The situation is similar at Parsa National Park. “We have two cages for captive tigers and both are currently occupied. We can maybe accommodate one more tiger, but it’s going to be difficult,” said Ramchandra Khatiwada, the chief conservation officer at Parsa National Park, which has 41 tigers.
Banke National Park in Banke has one tiger cage and it is currently occupied.
According to conservationists, all the captive tigers which are currently in the cages in various parks are troublesome and cannot be released into the wild. A few years ago, a tiger from Chitwan National Park started entering human settlements in the Shishuwar post area. It was soon captured, radio-collared and released into the forest. “The park administration closely monitored its movement. The eight-year-old male tiger travelled all around the park forests, but again made its way towards the settlement,” said Tiwari. “We had to recapture it. But as there was no space in Chitwan, we sent it to be caged in Bardiya.”
Baburam Lamichhane has been regularly conducting studies and investigations relating to problems concerning wildlife and the human community. Lamichhane studied incidents of tigers and the community from 2007 to 2016.
According to the wildlife expert, trouble-making tigers only constitute about five percent of the total population of tigers in the wild in Nepal.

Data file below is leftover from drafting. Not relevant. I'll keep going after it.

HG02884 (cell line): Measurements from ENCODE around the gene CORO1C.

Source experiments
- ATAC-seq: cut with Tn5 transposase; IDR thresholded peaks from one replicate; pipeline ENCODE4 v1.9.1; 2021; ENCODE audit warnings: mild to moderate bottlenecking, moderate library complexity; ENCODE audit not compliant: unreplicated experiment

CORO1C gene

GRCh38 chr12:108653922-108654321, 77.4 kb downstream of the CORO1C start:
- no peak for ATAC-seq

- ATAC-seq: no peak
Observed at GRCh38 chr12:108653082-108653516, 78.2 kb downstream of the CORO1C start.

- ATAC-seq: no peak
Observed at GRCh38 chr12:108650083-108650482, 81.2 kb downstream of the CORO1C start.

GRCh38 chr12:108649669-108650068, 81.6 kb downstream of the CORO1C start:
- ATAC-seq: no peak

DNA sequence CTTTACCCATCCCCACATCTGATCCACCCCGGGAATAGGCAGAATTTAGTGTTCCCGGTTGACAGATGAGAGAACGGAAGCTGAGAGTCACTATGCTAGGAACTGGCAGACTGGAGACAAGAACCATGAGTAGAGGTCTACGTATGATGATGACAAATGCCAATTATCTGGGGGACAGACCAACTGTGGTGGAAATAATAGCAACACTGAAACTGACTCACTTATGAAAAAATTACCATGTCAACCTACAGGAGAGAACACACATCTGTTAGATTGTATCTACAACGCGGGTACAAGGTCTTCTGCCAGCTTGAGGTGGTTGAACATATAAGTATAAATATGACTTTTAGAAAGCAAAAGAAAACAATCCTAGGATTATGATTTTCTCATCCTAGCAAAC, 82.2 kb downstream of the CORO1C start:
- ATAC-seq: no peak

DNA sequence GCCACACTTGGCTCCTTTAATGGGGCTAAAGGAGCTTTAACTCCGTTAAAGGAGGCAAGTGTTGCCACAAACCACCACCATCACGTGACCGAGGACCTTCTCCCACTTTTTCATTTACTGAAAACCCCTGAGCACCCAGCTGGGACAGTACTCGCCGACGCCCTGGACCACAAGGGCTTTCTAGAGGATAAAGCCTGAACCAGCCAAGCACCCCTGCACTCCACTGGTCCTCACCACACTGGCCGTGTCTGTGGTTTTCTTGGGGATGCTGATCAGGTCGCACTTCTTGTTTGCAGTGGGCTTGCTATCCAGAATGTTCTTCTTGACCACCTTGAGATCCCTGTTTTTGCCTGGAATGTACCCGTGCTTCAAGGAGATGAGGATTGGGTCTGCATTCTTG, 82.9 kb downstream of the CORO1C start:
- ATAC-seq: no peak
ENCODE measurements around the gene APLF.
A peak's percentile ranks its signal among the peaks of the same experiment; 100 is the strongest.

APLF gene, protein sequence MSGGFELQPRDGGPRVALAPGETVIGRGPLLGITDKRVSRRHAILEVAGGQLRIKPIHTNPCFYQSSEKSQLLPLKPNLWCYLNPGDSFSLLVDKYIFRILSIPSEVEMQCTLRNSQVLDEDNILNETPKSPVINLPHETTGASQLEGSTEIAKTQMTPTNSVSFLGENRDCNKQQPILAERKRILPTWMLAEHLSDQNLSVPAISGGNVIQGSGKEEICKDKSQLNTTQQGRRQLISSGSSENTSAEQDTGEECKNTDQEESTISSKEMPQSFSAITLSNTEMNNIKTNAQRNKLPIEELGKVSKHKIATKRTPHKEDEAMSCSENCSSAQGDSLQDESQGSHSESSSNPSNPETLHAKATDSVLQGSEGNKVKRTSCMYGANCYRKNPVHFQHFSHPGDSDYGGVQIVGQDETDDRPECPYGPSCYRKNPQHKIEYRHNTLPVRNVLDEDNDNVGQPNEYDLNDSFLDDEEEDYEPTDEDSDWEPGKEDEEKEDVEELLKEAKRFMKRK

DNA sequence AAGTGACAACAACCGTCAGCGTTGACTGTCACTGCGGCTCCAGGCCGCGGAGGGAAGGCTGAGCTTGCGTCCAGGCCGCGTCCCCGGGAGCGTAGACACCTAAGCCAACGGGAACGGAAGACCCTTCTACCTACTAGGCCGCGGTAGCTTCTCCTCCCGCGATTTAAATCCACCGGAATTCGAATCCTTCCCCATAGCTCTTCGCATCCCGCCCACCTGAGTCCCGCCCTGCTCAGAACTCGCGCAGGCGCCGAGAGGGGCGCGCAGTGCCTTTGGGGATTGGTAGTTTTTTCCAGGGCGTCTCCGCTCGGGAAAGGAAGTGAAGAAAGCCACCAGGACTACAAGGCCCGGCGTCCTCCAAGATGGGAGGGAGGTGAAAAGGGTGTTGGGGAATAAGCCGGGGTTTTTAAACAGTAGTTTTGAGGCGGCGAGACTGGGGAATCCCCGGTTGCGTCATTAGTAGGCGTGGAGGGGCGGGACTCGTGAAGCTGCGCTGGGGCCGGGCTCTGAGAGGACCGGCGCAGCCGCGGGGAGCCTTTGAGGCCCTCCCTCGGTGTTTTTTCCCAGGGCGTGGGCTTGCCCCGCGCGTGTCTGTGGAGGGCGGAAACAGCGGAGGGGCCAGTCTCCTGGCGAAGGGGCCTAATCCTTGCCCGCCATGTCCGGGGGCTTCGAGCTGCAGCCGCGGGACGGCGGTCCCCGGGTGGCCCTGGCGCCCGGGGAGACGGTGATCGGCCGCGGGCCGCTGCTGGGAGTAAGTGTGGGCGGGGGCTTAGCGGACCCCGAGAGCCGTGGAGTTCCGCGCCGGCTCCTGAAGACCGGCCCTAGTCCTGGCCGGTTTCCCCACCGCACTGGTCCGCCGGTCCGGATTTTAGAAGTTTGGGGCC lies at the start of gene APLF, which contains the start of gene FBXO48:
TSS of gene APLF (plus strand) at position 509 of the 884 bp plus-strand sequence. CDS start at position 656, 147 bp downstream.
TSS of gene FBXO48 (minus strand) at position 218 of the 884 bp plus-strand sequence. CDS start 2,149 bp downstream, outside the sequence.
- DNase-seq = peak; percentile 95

“Tigers tend to stay away from humans, who are not their staple prey. The felines move close to human settlements only when they are unable to hunt, due to old age or injuries from fights with other animals, and prey on domesticated animals, livestock, and humans,” Lamichhane said.
Since the number of such tigers is small, Lamichhane emphasises the need for regular inspection to keep them in check and look for long-term solutions to the problem. “If a trouble-maker tiger comes in the radar, then he should be captured and rehabilitated to avoid human casualties,” he said. “This will ensure a decrease in tiger attacks.”
While the number of tiger attack cases is fluctuating, Lamichhane agrees that the decline in the number of deaths due to tiger attacks is also due to the capture and rehabilitation of troublesome tigers.
However, capturing tigers and rehoming them in cages in protected areas is proving to be insufficient since the national parks have run out of cages.
“We are running out of cages to keep the tigers in. Also, caging them is not enough. There are significant expenses involved in their upkeep,” Tiwari said.
According to Tiwari, approximately Rs500,000 to Rs700,000 is required to feed a single tiger every year. The increase in the number of tigers in captivity only adds to the budget constraints of the national parks.
The Chitwan National Park in collaboration with the Bharatpur Municipality
is planning to build a zoo-like animal rescue centre, with the capacity to hold two tigers. The project, which is to be completed next month, is expected to provide some respite to the national park.
“With the increase in the tiger population, the number of those that may pose a threat will also increase. Only capturing them is not the solution to the problem. It would have been easier had there been zoos in every province to rehabilitate captured tigers,” Tiwari shared.
The tiger, an endangered species, has seen a remarkable surge in its population in Nepal, fulfilling its commitment to double the tiger count by 2022 compared to 2010.